I started practicing the KonMari Method about a week ago after starting Marie Kondo’s book, The Life-Changing Magic of Tidying Up. Marie Kondo insists that you must tackle organizing your house in a strict order of categories and only keep items that spark joy. You first have to start with clothes. ALL of your clothes. There are 4 of us in my family, so I wasn’t sure if I was supposed to complete each category with my own personal belongings or complete each category throughout the household before moving on to the next category. I plan on organizing the entire house, especially my children’s belongings. I decided that I should tackle ALL clothes in the house first, mine or not. I started with my own clothes and felt extremely accomplished and motivated to continue. (See Part 2 here and Part 1 here.) Here is a quick glimpse at how I KonMari’d my clothes and accessories:
Tackling the kids clothes seemed like a much bigger project. No one really tells you that when you decide to have children, you also have decided to become a Clothes Manager. Kids grow a lot. And fast. And it is really hard to keep up! I have 2 girls that are 2 years apart. It seems like they are ALWAYS in transition from one size to another, requiring storage of multiple sizes at the same time. They also share a small room, dresser, and closet. I find that I have to organize their clothes at least twice a year (more if I really am attempting to get my sh*t together). The KonMari Method requires you to handle each item and decide if it sparks joy or not. I debated if the kids should do this or if I should do this for them. I ended up doing a little of both. I pre-discarded for them (based on size and condition) and then asked them if they liked certain items. [It does not appear that Marie Kondo has children and she doesn’t directly address it in her book. I am pretty sure she would say have the kids decide what sparks joy but my 7 year old keeps EVERYTHING and I knew that we would make no progress if it was up to her. Needless to say, it was EXTREMELY hard for her to part with anything, even her size 6 clothes that no longer fit and solo socks. She gave a thumbs up or exclaimed “JOY!!!” to nearly every single item that I held up to her. I also think the kids would discard necessary items if it was up to them so I decided I better do most of it myself.] I don’t think everything left necessarily sparks joy for them but I made sure to keep their favorites.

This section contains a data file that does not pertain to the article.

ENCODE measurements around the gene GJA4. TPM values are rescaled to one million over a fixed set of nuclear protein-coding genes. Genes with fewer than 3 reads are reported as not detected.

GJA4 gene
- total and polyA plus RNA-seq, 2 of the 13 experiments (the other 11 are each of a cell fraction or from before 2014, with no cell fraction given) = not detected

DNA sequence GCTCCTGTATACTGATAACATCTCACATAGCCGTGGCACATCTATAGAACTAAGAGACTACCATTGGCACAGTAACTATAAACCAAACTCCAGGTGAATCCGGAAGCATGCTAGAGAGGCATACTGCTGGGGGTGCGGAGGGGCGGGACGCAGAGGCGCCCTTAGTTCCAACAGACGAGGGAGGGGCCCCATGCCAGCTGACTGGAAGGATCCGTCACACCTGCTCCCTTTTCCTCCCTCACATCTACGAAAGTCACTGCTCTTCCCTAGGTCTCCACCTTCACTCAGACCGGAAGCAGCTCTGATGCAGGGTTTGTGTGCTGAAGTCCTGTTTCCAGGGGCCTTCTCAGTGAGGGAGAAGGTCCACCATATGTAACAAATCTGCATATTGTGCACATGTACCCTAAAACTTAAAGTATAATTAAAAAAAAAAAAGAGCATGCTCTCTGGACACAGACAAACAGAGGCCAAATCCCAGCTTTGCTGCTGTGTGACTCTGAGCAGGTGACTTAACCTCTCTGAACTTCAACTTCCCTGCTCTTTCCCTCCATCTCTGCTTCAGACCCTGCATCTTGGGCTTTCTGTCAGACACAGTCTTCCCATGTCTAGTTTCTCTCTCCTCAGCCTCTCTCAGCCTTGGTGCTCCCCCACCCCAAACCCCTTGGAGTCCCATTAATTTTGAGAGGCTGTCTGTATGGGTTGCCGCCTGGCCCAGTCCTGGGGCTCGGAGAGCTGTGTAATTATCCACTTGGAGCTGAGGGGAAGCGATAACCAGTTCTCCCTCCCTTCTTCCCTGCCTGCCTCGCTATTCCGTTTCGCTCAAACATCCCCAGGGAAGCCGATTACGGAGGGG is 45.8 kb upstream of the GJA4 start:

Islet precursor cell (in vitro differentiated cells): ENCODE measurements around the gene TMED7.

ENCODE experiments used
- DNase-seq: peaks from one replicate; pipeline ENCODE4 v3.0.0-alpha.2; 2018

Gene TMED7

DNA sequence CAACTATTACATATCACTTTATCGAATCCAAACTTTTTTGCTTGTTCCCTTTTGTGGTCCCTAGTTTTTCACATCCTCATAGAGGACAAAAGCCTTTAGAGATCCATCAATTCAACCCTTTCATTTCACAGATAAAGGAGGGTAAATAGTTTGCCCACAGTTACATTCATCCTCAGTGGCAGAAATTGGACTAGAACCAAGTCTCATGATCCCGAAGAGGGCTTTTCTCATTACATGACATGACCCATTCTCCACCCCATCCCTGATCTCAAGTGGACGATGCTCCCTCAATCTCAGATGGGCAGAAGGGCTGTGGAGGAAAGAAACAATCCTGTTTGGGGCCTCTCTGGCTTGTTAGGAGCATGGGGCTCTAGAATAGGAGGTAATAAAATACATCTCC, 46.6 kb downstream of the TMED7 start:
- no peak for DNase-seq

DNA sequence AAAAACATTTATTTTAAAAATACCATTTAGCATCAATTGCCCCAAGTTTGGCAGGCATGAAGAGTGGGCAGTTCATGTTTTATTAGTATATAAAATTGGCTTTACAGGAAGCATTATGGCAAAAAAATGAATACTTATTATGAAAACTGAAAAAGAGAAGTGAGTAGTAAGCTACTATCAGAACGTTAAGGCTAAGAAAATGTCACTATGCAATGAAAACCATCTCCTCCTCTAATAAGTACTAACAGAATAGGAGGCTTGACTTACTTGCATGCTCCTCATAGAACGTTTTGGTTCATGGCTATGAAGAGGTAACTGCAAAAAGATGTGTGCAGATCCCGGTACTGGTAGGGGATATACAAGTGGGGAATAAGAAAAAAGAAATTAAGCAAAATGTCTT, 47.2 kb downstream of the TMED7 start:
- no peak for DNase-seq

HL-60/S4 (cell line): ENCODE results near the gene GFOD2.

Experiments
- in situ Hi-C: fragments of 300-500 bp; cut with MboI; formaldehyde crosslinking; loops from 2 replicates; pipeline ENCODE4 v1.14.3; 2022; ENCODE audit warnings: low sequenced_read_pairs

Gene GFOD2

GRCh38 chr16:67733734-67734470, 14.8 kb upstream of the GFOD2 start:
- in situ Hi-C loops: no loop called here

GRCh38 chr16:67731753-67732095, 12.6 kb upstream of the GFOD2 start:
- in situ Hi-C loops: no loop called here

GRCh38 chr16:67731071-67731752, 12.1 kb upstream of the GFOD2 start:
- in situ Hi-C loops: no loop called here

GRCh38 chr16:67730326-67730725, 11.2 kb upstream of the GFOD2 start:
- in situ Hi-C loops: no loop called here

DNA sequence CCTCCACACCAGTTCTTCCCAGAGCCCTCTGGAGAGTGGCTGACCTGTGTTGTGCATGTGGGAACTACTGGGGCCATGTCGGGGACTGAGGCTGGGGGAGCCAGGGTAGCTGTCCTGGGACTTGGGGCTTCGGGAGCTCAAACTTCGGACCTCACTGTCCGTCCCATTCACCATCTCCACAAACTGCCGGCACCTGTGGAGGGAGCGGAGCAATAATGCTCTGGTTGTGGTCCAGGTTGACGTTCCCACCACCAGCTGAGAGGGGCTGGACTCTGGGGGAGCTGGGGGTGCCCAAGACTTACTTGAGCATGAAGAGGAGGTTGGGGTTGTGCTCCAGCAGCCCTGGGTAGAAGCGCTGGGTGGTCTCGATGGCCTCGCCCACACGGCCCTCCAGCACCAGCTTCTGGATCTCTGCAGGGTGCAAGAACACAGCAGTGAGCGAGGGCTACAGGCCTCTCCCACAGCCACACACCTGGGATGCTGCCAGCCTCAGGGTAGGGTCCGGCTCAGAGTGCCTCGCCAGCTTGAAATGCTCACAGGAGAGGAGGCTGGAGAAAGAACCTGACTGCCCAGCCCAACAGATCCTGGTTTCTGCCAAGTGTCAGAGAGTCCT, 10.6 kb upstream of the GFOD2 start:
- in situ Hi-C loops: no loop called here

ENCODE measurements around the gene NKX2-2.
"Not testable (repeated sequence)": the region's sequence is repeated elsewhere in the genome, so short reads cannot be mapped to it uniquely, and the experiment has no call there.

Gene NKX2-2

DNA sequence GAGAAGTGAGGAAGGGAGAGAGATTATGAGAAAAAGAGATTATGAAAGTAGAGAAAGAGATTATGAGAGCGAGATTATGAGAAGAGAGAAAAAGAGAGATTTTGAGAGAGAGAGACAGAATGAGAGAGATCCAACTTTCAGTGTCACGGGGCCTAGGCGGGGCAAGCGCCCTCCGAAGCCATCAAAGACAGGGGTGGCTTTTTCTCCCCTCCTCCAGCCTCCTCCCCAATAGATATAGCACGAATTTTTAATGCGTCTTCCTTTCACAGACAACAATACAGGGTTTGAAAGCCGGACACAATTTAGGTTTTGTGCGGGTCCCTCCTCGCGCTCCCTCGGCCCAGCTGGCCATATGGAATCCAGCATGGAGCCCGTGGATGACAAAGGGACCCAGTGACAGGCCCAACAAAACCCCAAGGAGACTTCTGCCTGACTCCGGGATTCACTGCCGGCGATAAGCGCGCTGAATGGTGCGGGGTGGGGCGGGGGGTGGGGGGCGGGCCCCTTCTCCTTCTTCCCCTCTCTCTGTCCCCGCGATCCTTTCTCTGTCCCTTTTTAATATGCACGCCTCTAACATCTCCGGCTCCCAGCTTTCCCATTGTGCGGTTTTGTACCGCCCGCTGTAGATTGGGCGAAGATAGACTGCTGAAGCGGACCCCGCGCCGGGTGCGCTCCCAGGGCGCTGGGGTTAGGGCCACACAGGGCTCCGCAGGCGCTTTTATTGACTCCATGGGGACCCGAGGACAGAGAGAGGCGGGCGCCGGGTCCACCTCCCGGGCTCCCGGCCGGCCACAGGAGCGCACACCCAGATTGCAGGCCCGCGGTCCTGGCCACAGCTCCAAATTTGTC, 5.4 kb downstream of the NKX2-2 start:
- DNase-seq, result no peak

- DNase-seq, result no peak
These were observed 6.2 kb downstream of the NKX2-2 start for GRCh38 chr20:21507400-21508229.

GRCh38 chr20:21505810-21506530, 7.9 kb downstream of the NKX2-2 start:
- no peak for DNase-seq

My oldest is 9 years old. She just outgrew size 7/8 (8) and is now a 10/12 (10) [LITERALLY, as in she seriously Incredible Hulked out of her clothes over night!]. My youngest is 7 years old. She just outgrew size 6 and is wearing size 7 (7/8). I gathered ALL of their clothes and stacked them on the floor into 2 piles (1 for each of them). I had to do both of them at the same time because they are both in transition. I removed all the clothes from their dresser, closet, and anything I could find downstairs (like jackets). The bins are where I store future sizes (hand-me-downs and buy-aheads). [I do have a LARGE amount of clothes in the laundry but I didn’t want that to slow me down when I was feeling so motivated. I will need to continue sorting as those clothes are washed.]